Another upcoming mission that NASA supports is Texas-based company Firefly Aerospace’s Blue Ghost Mission 2, expected to land on the far side in 2026. The mission will transport several payloads, including NASA’s LuSEE-Night radio telescope; LuSEE-Night will take advantage of a significant characteristic of the far side: its radio silence.


Read More: 15 of the Most Life-Changing Spacecraft and Missions That Fueled Our Curiosity


A Quiet Zone and New Space Race

The far side is considered a radio-quiet zone, meaning it is shielded from radio emissions that originate on Earth. This makes it a critical location to study radio signals that may give researchers a glimpse into space’s early history.

A call to maintain radio silence in this area of the moon has been growing due to concerns that it may soon experience interference from an influx of radio-wave emitting orbiters and landers. In March 2023, the topic was front and center at the first Moon Farside Protection Symposium, held by the International Academy of Astronautics.

In the coming years, the Chinese Lunar Exploration Program will continue with missions to the moon. Chang’e 7 is expected to launch in 2026 to assess potential deposits of water ice on the moon’s south pole. It will be followed by Chang’e 8 in 2028, a mission that will complete further testing to prepare for the eventual construction of a lunar base.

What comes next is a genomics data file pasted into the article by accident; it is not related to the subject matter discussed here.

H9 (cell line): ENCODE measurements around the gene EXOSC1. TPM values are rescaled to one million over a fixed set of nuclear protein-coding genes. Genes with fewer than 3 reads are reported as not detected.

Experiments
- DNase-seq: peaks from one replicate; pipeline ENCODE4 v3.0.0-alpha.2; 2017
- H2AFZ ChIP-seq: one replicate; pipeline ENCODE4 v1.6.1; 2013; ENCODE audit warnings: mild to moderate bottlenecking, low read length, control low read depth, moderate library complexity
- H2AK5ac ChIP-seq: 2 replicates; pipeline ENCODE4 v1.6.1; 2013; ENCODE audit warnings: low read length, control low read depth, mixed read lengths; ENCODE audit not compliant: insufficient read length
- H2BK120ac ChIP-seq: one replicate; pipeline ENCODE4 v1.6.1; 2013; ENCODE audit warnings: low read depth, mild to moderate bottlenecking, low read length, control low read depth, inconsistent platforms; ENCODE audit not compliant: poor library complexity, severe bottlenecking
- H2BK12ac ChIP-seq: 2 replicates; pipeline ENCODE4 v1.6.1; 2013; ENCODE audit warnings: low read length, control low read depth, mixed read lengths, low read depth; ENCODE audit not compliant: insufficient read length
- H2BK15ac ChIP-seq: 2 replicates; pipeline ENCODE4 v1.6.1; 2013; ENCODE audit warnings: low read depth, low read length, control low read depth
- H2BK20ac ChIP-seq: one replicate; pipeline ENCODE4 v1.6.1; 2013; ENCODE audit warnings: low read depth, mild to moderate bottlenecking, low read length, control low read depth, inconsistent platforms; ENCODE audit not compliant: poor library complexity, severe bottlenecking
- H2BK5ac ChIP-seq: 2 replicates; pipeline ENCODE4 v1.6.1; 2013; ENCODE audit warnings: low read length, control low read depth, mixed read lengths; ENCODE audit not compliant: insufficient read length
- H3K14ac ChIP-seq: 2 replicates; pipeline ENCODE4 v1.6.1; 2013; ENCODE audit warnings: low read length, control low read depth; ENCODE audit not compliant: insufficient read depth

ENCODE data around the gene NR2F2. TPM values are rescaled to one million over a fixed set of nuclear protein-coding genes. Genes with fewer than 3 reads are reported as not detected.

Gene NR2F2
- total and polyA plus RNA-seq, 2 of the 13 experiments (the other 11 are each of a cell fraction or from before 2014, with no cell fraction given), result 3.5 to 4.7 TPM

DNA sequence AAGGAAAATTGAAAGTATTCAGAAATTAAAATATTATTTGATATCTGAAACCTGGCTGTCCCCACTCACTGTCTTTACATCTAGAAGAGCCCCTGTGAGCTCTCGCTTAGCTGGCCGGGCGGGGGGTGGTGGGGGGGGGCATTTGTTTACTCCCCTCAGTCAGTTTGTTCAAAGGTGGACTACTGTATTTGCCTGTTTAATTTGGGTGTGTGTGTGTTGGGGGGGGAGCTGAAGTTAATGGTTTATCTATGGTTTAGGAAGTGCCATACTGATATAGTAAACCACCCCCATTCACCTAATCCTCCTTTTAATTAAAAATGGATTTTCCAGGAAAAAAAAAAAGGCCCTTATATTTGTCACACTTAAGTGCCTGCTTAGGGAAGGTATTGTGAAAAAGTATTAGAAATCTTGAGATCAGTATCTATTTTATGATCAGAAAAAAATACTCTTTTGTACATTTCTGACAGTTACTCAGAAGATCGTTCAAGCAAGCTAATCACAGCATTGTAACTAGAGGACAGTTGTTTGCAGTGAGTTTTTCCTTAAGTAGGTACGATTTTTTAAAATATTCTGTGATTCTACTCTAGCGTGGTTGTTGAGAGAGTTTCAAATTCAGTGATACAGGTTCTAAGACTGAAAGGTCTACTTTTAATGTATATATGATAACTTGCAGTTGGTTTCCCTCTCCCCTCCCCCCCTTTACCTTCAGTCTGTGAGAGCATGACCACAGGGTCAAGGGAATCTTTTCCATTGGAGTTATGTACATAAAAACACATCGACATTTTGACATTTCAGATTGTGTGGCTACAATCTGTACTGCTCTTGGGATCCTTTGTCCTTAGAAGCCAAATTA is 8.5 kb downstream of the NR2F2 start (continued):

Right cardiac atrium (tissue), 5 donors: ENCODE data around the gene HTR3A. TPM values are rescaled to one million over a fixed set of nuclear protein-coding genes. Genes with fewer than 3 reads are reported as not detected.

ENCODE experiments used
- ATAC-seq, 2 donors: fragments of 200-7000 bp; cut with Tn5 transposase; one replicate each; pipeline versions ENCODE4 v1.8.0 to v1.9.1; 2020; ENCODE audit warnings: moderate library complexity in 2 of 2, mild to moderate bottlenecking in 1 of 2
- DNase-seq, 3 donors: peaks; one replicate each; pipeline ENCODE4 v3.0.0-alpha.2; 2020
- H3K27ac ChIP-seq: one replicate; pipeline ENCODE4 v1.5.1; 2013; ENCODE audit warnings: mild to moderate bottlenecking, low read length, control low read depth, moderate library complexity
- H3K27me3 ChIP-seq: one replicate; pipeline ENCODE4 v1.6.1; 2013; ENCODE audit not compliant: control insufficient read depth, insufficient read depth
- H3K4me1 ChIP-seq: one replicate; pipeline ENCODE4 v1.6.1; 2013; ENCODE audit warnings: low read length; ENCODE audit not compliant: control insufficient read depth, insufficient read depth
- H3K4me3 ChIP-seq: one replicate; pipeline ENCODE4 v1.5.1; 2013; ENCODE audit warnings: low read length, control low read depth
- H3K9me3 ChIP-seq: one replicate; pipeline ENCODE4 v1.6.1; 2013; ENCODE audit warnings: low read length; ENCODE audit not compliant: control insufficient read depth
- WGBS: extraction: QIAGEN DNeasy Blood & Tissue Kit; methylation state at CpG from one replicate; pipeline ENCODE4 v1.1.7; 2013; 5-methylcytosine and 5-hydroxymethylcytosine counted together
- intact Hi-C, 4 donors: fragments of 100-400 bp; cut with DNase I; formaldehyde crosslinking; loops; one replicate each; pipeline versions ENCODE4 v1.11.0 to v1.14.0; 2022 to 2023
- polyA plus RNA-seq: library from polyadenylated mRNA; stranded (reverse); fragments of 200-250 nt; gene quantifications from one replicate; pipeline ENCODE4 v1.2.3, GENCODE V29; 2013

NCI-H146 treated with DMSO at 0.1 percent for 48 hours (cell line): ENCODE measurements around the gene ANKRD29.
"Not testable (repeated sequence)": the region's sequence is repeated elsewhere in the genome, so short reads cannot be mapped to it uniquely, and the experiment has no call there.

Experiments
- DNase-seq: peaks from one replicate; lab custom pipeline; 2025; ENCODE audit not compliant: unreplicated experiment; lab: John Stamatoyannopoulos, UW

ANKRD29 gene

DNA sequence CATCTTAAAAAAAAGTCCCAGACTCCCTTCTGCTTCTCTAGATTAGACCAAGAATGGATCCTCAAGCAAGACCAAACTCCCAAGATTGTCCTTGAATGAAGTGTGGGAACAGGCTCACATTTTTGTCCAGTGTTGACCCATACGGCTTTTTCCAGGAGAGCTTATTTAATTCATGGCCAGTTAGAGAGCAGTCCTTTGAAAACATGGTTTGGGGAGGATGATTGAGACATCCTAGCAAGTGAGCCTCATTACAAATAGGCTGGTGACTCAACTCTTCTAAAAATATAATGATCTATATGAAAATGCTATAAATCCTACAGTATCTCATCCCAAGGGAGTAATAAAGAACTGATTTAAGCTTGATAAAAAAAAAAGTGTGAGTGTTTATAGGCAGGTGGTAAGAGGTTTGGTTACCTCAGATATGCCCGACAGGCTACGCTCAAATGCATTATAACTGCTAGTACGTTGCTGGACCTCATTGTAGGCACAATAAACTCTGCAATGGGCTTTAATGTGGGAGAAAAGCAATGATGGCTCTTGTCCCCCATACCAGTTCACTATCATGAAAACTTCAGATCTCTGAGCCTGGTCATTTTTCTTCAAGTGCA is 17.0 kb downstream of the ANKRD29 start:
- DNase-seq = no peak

With the far side continuing to attract interest, some have cited the surge in planned space missions as a sign that a new space race is underway. During the next decade, there are sure to be exciting scientific advancements that will enhance researchers' understanding of the moon and its secrets.


Read More: Here Are 4 Reasons Why We Are Still Going to the Moon


Article Sources

Our writers at Discovermagazine.com use peer-reviewed studies and high-quality sources for our articles, and our editors review for scientific accuracy and editorial standards. Review the sources used below for this article:


Jack Knudson is an assistant editor at Discover with a strong interest in environmental science and history. Before joining Discover in 2023, he studied journalism at the Scripps College of Communication at Ohio University and previously interned at Recycling Today magazine.